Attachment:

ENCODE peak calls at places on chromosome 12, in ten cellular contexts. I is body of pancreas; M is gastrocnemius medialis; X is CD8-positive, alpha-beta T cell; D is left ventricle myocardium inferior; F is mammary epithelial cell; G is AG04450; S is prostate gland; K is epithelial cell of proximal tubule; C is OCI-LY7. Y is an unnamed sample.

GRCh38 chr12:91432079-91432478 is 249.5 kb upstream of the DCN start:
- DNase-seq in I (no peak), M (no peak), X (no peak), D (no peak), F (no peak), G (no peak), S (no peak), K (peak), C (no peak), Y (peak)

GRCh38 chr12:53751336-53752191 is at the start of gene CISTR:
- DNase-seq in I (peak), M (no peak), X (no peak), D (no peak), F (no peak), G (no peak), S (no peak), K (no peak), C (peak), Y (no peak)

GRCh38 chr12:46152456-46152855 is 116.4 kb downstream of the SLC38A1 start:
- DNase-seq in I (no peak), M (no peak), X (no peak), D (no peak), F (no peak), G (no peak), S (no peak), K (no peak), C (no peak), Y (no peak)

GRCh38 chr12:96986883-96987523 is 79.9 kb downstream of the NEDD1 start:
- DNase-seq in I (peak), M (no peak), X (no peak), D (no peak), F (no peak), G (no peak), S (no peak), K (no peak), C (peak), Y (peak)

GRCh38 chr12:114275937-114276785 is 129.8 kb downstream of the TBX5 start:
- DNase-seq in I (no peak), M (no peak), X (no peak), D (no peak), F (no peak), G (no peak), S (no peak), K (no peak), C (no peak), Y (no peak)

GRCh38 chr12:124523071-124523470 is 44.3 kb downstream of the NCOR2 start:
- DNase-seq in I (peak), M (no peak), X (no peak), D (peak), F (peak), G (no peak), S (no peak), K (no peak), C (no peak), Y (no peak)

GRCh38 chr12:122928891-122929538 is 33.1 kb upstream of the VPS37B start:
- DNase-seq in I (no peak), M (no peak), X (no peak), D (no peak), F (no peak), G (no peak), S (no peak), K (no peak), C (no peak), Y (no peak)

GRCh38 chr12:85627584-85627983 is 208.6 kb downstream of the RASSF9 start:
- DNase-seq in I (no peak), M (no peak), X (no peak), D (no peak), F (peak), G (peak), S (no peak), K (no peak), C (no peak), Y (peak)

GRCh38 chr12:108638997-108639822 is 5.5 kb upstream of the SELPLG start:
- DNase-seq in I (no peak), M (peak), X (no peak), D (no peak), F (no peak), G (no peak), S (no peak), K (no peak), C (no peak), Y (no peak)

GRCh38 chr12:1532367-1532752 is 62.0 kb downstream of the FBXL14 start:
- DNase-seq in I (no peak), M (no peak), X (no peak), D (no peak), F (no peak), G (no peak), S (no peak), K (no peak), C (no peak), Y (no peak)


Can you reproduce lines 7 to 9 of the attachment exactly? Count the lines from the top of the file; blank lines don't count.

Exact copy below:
- DNase-seq in I (no peak), M (no peak), X (no peak), D (no peak), F (no peak), G (no peak), S (no peak), K (no peak), C (no peak), Y (no peak)

GRCh38 chr12:96986883-96987523 is 79.9 kb downstream of the NEDD1 start:
- DNase-seq in I (peak), M (no peak), X (no peak), D (no peak), F (no peak), G (no peak), S (no peak), K (no peak), C (peak), Y (peak)